In the period following the Mongol invasion, the region of Vécs (Brâncovenești) went to the Tomaj family and later to the descending Losonci family. According to the documents of the time, the property already belonged to them in 1319. The ancestors of the Losonci Bánffy family inherited it and they were rulers for one century and a half.
In 1467, the family participated in the rebellion against king Mátyás and subsequently lost the property. Mátyás then gave the castle to one of his relatives from Hunyad county, the yeoman Ongor János. The property then went over to the influential and rich Szobi Mihály. Following his death in 1527, Szapolyai János gifted all the Szobi-owned lands to Werbőczy, who allegedly wrote his famous Tripartitum in this location. The castle changed owners many times over the years – kings and suzerains were giving and taking it at whim. The chronology starts with Kendi Ferenc, one of the time's important leaders, then Báthori Zsigmond gives it to his uncle from his mother's side, the illustrious Bocskai István; a few years later the castle is obtained by Wesselényi István, but it had also belonged to Bethlen Gábor, who later gave it to his cousin, Bethlen Péter and eventually ended up in the hands of suzerain Rákoczi György I. Seven villages belonged to the castle at that time (Romanian names in brackets): Vécs (Brâncovenești), Erdőszakál (Săcalu de Pădure), Felsőrépa (Vătava), Felső Idécs (Ideciu de Sus), Alsó Idecs (Ideciu de Jos), Kövesd (Pietriș), Lövér (Luieriu) and part of Felfalu (Suseni). Rákoczi György I. meant to give it to his esteemed servant, his right hind during his campaigns, Kemény János. His will, however, would end up being carried out by his son, Rákoczi György II, as he gave the castle together with five villages to Kemény János (later suzerain of Transylvania) and his descendents. From this point on, Marosvécs belonged to the Kemény family for 300 years. Everyone cherished it for its beautiful setting and the quiet, peaceful days spent in the castle.
The castle was surrounded by a plastered, shingled wattle fence, inside of which there was a vineyard, an apiary, a sattelite-house, stables, summer houses, sheds, wains and 60 carts of firewood. The internal structure was surrounded by the still existing ditch, over which a draw-bridge led into the castle. A three-storied hallway made from planks stretched in front of the rooms on the side of the courtyard. The rooms had brick floors, the upper floor had a ceiling made of beams and boards, as well as furnaces with green glazing. Different furniture could also be found, including a bathtub. The castle's clock is also mentioned, as well as a few cannons and artillery equipment. The windy road leading to the castle was rearranged drastically in the beginning of the 20th century and became an alley seamed with flowers, while the space once serving as a moat was used as ground for rose trees. On the two sides of the stone bridge leading to the castle gate once stood two stone lions, unfortunately, these were destroyed during WW2. Once we enter the castle's interior, three meter thick walls show us that we are inside a building that is centuries old. A generation ago, guests were received with fine furniture and a few family pictures on the ground floor. The new corner-turret built on the northern side kept the portraits of the renovators, Kemény Kálmán and his wife, as well as the 19th and 20th century items from the beautiful library. The massive turret was rebuilt only at the beginning of the 20th century according to the plans of Möller István, the famous restaurateur of the Vajdahunyadi Castle. After the nationalization following WW2, the Kemény family was left penniless and all their properties, including the castle, were confiscated.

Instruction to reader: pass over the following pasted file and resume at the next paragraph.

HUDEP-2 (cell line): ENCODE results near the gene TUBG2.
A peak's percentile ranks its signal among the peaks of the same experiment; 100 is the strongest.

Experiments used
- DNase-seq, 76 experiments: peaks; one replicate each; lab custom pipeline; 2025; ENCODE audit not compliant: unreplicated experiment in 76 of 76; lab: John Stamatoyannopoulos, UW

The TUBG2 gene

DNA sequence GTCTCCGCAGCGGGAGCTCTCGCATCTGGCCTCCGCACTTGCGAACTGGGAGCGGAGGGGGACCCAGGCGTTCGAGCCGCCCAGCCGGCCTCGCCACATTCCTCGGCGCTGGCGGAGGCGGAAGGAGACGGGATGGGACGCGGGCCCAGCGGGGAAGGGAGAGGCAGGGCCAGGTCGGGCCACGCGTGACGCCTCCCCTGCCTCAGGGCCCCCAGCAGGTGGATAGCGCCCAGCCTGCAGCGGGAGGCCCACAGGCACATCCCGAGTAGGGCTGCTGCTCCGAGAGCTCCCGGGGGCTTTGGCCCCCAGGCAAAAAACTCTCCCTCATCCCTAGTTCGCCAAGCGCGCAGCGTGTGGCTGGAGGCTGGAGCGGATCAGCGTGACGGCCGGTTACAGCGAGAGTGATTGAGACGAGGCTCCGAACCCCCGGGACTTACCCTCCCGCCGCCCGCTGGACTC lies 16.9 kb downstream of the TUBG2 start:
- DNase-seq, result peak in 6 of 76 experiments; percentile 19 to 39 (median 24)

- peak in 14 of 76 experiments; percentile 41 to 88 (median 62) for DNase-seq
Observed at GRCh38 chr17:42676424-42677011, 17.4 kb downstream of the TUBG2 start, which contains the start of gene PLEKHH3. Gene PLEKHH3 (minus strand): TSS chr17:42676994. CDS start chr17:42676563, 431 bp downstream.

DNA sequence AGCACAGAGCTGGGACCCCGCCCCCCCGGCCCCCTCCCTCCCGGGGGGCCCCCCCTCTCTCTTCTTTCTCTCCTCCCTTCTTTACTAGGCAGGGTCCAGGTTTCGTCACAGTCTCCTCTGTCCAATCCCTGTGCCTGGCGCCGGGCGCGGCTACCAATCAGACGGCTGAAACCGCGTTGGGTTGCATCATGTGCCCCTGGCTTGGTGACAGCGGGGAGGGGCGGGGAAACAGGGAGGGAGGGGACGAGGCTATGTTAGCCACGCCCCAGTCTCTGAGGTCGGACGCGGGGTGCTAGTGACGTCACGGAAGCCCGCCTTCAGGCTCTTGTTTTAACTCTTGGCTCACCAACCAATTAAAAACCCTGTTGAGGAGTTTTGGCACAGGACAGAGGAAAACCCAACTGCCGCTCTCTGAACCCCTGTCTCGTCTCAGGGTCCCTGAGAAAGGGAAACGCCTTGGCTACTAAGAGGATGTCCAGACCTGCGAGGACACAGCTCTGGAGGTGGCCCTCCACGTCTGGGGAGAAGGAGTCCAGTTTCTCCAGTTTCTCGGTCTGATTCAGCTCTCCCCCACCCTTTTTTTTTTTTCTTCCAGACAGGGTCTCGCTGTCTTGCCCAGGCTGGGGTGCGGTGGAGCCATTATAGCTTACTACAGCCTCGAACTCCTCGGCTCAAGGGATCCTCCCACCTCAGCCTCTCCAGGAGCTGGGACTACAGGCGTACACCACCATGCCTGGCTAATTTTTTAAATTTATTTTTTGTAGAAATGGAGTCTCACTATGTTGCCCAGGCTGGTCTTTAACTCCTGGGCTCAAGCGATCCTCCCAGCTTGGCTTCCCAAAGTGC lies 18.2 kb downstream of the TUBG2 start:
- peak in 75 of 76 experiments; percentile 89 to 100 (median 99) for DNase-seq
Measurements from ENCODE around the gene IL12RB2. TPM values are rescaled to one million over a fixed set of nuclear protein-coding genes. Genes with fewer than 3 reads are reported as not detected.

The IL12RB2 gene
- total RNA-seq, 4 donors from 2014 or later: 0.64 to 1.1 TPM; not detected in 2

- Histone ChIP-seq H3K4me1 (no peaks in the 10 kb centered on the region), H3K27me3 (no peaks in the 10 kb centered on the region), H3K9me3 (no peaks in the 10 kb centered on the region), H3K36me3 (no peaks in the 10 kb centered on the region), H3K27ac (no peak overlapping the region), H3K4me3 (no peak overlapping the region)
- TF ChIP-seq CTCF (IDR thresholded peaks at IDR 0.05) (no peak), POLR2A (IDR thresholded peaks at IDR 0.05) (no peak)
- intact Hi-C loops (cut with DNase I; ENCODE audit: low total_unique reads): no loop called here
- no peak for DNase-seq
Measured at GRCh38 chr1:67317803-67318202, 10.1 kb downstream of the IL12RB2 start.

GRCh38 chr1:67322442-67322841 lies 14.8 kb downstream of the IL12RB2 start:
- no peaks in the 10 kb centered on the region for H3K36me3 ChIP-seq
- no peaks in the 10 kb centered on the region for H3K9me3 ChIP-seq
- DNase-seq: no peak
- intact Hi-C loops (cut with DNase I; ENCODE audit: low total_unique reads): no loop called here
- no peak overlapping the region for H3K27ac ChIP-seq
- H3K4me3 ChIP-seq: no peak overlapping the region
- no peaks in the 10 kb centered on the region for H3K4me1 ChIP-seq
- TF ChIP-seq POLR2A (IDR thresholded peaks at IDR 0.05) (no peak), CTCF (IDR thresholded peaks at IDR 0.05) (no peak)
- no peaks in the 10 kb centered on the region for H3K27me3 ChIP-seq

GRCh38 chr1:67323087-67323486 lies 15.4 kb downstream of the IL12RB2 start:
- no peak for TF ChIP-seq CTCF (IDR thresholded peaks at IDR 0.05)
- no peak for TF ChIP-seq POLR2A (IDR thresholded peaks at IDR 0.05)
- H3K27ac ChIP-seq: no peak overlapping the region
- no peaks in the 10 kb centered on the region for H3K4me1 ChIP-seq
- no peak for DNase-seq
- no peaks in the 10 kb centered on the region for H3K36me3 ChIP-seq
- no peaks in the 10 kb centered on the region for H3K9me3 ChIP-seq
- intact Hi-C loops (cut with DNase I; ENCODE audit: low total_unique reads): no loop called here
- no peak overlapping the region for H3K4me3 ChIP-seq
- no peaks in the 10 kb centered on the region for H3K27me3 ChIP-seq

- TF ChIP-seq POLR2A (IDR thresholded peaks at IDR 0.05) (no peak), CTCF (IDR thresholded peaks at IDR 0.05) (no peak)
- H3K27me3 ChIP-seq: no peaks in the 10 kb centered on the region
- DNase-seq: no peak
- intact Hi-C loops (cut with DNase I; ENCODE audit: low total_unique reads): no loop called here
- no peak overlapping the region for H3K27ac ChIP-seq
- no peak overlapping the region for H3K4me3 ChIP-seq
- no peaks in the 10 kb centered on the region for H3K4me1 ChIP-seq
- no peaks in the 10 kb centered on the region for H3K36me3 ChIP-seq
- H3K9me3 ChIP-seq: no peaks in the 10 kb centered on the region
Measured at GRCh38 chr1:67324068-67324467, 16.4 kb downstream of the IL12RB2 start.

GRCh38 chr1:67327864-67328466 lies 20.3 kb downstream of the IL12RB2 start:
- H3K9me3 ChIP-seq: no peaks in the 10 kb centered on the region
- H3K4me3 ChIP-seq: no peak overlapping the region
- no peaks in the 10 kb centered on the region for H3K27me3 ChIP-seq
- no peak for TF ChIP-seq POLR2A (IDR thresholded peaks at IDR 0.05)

Property status: The castle has been given back to the Kemény family.